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  • The new Old Media

    Old Media can avoid an untimely death by a 1,000 clicks if they realise that online ads do not pay.

    You can’t teach an old dog new tricks. Or in the case of Old Media, you can’t teach the old juggernauts of reporting how to fight off their Web 2.0 New Media compatriots. A phrase that I admit, does not exactly roll off the tongue like its proverbial derivative. Though what it lacks in pith, such a statement makes up for with pressing importance. In an era of fake news and even faker politics, the job of the media to hold governments, businesses and everyone else to account has been derailed at a time when it is needed most.

    The internet is the culprit in this. It has smashed its way through the newspaper industry with the 21st Century business model – online ads. This method of revenue generation favours those webpages that can entice the largest number of eyeballs, for the largest number of seconds. A measured piece of investigative journalism that is the result of months of work may get the same number of clicks as a piece of celebrity gossip or a listicle—the list form article that helped turn Buzzfeed into a billion dollar company.

    Average print sales are down 10% year on year. This is in part because news and comment is free and only a dextral prod away. People now learn about news live on their smartphones, not by thumbing the pages of their favourite paper. This is an age where Facebook and Google are the New Media kingpins, sucking up 64% of all online advertising revenue. Facebook even encourages outlets to publish content directly through their platform via Instant Articles. Publishers can still put their own adverts on their content but it keeps users firmly rooted in the Facebook ecosystem. In the same way Facebook makes money from our social interactions, they now can make money from the pre-established relationship the media has with its audience.

    In this brave new age of seemingly unlimited information, opinions and reaction outlets have chosen one of two ways to pull in revenues. Some have welcomed online ads with open arms, publishing their content for free in order to try and get a large enough slice of the online ad revenue pie. Others have avoided it, charging for their online content through subscriptions.

    With the online ad model individual articles—rather than outlets—vie for people’s time. A single notable piece, be that broadsheet or tabloid-esque, no longer sells the rest of the newspaper but merely pays for itself. Readers can pick and choose what articles they exchange for their ad impression. Journalistic prose that is funded by online ads alone is to some extent self-employed. Additionally the internet has turned everyone into a published commentator, making professional opinionists seem less relevant than ever. Opinion pieces now come in in 140 character snippets on Twitter. Or as blog posts…

    The Guardian is the standout Old Media example of an outlet that has fully committed to the online ad model. They invested heavily in web content, publishing all their content online for free in the hope that they could pull in enough visitors, and advertising revenue, to make such a radical approach sustainable. The idea was laudable and in the vain of traditional output. If sufficient, popular content was produced it could pull in enough ad revenue to sustain both its online endeavours and make up for declining print revenue. In effect, the popular stuff could pay for the boring stuff.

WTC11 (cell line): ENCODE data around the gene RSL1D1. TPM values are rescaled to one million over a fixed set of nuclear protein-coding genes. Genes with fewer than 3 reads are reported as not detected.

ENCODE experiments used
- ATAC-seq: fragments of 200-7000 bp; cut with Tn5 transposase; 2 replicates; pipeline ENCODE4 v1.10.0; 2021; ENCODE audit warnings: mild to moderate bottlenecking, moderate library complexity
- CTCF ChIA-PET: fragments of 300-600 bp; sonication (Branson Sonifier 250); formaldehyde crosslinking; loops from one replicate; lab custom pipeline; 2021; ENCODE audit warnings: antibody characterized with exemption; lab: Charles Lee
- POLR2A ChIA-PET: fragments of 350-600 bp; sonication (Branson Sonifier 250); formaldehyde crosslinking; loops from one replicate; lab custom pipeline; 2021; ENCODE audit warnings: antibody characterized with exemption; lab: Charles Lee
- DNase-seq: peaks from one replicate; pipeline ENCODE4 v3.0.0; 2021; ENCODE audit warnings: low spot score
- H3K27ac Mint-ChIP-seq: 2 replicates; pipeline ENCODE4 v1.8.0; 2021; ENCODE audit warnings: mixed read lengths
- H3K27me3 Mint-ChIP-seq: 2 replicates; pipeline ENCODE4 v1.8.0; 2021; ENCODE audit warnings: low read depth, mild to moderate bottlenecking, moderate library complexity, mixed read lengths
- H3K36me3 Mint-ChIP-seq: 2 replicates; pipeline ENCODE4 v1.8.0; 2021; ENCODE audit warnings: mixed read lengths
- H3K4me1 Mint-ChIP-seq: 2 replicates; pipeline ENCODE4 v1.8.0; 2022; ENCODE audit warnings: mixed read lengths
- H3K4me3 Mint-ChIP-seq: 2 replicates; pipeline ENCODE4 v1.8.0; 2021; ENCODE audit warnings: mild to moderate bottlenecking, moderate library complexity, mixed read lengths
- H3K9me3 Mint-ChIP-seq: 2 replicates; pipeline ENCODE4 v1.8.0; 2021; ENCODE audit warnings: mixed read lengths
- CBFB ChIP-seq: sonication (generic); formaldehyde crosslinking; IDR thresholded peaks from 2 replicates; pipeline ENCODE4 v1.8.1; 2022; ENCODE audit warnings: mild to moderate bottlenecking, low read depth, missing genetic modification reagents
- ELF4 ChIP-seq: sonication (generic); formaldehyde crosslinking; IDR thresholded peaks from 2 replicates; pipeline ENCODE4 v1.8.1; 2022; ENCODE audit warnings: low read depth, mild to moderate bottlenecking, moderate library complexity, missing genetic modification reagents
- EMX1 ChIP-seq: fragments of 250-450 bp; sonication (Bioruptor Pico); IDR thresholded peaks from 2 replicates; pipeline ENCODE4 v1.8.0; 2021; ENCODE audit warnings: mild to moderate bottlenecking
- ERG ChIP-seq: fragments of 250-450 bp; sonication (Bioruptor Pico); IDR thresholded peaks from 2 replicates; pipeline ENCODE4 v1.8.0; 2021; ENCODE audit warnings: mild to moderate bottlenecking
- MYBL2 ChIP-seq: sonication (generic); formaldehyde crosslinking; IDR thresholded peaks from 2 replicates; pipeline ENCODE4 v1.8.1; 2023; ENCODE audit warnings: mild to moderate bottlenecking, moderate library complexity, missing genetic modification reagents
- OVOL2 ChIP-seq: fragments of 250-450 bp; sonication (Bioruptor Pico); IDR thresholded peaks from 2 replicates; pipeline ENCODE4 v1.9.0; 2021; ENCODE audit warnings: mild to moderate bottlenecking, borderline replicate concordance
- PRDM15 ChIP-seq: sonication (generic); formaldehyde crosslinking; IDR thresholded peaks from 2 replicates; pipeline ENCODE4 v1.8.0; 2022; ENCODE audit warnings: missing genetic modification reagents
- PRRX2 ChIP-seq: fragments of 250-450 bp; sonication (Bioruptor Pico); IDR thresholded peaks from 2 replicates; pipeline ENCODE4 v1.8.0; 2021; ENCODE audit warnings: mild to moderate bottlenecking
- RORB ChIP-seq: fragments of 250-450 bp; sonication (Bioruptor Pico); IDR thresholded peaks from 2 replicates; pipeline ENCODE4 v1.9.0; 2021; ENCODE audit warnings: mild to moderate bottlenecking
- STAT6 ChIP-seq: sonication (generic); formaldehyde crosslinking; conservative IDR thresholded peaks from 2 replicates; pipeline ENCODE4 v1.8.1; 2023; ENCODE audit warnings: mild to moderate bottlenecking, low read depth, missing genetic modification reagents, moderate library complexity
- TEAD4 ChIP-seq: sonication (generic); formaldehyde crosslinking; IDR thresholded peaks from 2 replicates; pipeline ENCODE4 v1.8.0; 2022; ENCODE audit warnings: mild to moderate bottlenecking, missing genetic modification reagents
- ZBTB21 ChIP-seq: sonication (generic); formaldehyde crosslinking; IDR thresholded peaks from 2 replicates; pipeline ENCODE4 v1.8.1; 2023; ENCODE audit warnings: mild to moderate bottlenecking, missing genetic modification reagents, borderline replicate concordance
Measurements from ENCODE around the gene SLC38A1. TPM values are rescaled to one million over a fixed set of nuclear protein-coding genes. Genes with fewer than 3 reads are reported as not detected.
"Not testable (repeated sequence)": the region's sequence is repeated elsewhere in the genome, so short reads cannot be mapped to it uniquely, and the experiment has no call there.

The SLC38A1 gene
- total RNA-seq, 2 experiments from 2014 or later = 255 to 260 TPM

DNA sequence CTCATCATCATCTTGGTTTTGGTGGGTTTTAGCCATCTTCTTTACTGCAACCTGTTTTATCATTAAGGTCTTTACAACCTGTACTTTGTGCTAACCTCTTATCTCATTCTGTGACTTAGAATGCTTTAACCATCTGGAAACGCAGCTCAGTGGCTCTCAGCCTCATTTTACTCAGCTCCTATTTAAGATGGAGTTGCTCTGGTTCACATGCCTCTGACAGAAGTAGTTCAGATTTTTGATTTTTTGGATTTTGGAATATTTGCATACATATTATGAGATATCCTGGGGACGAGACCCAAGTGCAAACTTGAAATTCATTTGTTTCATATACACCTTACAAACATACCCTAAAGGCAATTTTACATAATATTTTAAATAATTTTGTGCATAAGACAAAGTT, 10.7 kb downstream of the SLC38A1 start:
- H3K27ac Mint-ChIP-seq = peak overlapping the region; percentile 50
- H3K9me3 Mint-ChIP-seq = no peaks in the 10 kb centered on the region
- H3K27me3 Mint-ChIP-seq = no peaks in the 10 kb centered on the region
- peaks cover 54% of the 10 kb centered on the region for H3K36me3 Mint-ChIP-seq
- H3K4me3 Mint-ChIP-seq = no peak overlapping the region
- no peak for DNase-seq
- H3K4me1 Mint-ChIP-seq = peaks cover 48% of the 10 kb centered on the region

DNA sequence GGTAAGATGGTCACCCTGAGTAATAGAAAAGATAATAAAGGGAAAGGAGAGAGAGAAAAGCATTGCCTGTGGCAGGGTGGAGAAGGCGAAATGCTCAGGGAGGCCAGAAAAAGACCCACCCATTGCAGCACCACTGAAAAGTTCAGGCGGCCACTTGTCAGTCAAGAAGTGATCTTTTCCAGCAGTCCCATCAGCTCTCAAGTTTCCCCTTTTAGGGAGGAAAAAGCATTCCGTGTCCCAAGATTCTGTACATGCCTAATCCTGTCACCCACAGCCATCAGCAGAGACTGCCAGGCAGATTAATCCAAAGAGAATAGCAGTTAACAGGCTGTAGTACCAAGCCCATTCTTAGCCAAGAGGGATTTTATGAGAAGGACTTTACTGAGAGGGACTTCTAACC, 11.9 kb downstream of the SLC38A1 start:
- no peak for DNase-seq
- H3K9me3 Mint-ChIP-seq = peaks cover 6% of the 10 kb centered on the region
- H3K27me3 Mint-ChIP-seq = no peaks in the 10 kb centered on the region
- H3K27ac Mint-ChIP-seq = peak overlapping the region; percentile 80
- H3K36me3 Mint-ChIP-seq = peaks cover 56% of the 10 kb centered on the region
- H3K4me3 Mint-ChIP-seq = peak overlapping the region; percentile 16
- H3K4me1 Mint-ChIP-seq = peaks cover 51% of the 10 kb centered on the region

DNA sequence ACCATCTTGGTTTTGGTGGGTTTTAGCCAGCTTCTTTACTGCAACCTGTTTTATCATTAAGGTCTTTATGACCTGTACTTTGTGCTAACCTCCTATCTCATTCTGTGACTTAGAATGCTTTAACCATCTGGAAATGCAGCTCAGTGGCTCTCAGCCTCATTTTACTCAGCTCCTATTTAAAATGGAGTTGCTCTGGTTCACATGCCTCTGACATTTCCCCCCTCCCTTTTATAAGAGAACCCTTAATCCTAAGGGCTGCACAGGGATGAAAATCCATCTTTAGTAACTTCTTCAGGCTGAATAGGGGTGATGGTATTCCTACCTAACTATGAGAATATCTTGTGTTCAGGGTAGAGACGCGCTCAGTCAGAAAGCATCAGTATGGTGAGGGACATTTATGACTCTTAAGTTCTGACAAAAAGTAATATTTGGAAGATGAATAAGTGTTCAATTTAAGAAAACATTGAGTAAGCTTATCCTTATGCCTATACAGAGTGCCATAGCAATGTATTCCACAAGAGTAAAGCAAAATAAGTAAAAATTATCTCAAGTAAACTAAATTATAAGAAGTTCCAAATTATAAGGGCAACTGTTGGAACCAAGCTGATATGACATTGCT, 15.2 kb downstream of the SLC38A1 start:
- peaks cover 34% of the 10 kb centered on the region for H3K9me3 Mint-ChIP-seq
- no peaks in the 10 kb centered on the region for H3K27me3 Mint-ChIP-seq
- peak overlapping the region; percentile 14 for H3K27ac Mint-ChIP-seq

They officially took a “web first” approach in 2006—embracing everything digital and everything ads. From a business perspective, it failed. They made a loss of £69 million and made 250 redundancies in 2016. After slowly making their way through the Auto Trader cash pile, they have started to move to a quasi-subscription model called Guardian Members. All content is still free but those with a subscription get access to additional events and a premium, ad-free version of the mobile app. It is yet to be seen if this duel business model can help the outlet become sustainable.

    On the other hand The Times, The Telegraph, The Financial Times, The New York Times and The Economist are all outlets who all have some form of pay-wall. Rather than giving away their content in exchange for an ad-impression, people have to subscribe for a monthly fee in order to access it. Such a business model has its downsides. Far less people will view the content as opposed to if it was solely funded by ads. Pay-walls are also never completely impenetrable. This is particularly so if they offer small amounts of content for free to entice new subscribers, as many of the named outlets do.

    Though such negative aspects are somewhat moot compared to the benefits a pay wall brings. Outlets can concentrate on producing the content they always have done, in comparable quantities, rather than feeling any need to chase clicks. The quality of their content can also stay the same. Listicles and click-bait headlines are only needed when you are competing against a mass of other free content; when you have subscriber base that pays for its content in cash rather than ad impressions, quality matters. The importance of these points cannot be underplayed. Not only do journalists get to keep their jobs but they can continue to fully scrutinise matters of public interest.

    Ads do not pay. Subscriptions do. This is the real trick the Old Media needs to learn if they still want to exist in the Web 2.0 age. For the sake of journalists as well the wider public interest, let’s hope they catch on.

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